With five victories in six games, the Cincinnati Reds threatened to make a mockery of their division race and a fibber out of Manager Sparky Anderson. The Reds picked up 3� games on second-place Houston and dashed seven games ahead in the standings, even though just two weeks earlier Anderson had predicted that the race could not be cracked open. But by finishing the week with two come-from-behind victories over Pittsburgh, the Reds had won 10 of their last 11 and were rapidly sailing out of reach.
It is not often that a manager can claim he ruined a no-hitter, but Don Zimmer of the Padres, who enjoyed a rare winning (3-2) week, admitted he had done just that. Unfortunately, it was being pitched by a member of his own staff. San Diego's Steve Arlin, a former Phillie bonus baby, left the Philadelphia batters looking like Little Leaguers until two were out in the ninth. Then .250-hitter Denny Doyle bounced a single over drawn-in Third Baseman Dave Roberts for the Phillies' first hit of the game. Even though Arlin had two strikes on Doyle, Zimmer had Roberts playing shallow for a possible bunt by the fleet Phillie second baseman. "He wanted to move back to a normal position, but I wouldn't let him," said Zimmer.
The slumping Atlanta Braves sagged one game farther under .500, and the smoke signals indicated that Manager Luman Harris may soon be tomahawked. The Brave management was not saying yes, but it was not saying no, either. The best bet for the new Brave chief: First Base Coach Eddie Mathews, who was the first person to shake Henry Aaron's hand after The Hammer hit his 659th career homer during the week.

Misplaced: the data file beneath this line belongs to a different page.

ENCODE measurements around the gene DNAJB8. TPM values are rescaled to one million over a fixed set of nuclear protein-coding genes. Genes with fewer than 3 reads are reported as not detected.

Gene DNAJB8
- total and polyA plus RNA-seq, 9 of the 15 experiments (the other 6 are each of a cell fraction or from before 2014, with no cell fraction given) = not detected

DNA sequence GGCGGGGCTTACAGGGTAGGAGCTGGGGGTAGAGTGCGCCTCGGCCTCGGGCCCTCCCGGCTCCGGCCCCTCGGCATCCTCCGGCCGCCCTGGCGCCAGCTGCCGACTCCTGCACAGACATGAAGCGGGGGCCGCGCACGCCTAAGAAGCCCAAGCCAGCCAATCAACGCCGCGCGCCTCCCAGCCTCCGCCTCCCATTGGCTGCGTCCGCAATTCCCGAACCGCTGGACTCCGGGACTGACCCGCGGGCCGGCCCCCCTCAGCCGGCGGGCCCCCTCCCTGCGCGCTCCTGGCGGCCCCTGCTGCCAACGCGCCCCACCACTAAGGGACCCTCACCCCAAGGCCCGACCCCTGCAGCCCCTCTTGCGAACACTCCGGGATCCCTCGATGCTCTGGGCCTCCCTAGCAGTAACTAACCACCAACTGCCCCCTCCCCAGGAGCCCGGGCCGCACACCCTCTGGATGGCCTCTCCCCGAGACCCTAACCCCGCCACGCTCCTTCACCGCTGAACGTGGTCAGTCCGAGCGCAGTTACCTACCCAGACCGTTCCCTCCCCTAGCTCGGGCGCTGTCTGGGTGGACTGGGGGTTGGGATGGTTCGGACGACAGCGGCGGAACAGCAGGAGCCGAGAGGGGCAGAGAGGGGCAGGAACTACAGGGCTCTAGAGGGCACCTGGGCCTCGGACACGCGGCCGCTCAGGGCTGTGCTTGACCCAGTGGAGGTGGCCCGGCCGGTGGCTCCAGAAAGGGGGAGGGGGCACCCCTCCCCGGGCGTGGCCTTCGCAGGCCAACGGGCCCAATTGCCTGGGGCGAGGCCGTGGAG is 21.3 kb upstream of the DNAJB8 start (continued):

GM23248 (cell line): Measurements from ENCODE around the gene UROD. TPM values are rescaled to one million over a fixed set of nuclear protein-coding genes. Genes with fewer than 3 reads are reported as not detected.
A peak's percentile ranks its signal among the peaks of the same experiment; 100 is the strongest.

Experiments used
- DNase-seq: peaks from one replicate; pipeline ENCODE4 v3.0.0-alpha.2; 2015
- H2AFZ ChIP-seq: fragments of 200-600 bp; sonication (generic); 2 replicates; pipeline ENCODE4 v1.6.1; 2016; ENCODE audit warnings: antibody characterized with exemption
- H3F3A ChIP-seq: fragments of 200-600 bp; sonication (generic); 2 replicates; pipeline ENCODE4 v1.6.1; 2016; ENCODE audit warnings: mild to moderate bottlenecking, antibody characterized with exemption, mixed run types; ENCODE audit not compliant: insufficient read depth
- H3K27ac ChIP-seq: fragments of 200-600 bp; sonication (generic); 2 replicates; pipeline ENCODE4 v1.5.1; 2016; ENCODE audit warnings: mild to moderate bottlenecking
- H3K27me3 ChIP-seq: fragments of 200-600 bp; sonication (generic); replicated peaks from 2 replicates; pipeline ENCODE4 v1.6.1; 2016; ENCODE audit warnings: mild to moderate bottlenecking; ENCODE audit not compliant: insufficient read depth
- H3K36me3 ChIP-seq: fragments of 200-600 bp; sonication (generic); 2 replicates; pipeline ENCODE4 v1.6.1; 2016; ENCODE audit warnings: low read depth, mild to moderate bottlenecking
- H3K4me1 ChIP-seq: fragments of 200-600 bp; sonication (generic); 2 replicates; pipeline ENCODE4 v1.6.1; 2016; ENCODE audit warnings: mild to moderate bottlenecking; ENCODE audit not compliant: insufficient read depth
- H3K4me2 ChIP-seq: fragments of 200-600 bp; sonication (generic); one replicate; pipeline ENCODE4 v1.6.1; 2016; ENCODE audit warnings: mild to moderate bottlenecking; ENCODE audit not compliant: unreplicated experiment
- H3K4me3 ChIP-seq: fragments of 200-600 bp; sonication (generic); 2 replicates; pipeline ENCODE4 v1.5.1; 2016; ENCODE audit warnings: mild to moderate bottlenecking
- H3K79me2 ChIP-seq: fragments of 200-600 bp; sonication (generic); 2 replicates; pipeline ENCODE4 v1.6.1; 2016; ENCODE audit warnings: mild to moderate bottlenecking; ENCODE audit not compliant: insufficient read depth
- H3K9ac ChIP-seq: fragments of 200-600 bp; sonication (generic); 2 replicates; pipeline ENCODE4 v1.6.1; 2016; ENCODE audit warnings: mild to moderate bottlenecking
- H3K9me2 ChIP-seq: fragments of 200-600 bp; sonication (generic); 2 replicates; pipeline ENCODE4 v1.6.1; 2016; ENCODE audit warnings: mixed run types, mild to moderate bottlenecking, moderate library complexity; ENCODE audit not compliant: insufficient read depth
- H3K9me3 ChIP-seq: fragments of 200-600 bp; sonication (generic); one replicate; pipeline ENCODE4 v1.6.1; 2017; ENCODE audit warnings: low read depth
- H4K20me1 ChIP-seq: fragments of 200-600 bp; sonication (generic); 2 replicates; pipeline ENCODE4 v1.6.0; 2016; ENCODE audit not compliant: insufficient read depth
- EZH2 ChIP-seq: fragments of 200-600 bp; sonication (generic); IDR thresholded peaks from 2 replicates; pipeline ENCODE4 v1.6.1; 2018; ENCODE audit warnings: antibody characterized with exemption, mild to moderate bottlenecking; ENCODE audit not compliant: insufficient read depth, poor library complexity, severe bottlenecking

The Dodgers enjoyed a mild surge with five wins in six games, due mainly to a super surge by Wes Parker. The Los Angeles first baseman has driven in 18 runs in his last 21 games. Houston lost five of seven and San Francisco had little to cheer in a 3-2 week except Willie Mays—the slugging Met.
CIN 55-32 HOUS 50-41 LA 47-41 ATL 41-49 SF 40-52 SD 33-54
Trying to get some punch into their lineup, the last-place Phillies played two regular centerfielders at once. Bill Robinson started in left and Willie Montanez in center. The move produced some crunch—and not only at the plate. In the 10th inning against San Diego, Robinson and Montanez, both accustomed to roaming freely, had a jolting collision while chasing a fly ball. Bruised feelings were overcome the next inning when Robinson doubled home the winning run in the Phillies' first win in five games last week.
Expansion teams usually need years to build a "traditional" rivalry, but the Montreal Expos already have a dandy feud going. Conveniently enough, it is with another expansion team, the San Diego Padres. A banner 60 feet long hung from the left-field stands in San Diego Stadium when the Expos arrived there last Friday. It read, MONTREAL'S MOTTO: IF YOU CAN'T BEAT 'EM, BEAN 'EM. The reference was to a series earlier in the season when Montreal pitchers hit Padre batters on successive nights. "We can only take so much," Don Zimmer warned the visitors. Apparently Zimmer's players had already decided they had had too much. In the second game of the series, Expo Pitcher Carl Morton's batting helmet was rattled with a pitch by San Diego reliever Gary Ross, and several furious Montreal players spilled onto the field before calm could be restored.
Bob Gibson continued his streaking recovery from a season-opening 0-5 slump by winning his 11th game in a row for the Cardinals (3-4 for the week). Gibson admits he is taking aim on the major league season record of 19 consecutive victories held jointly by Rube Marquard and Tim Keefe.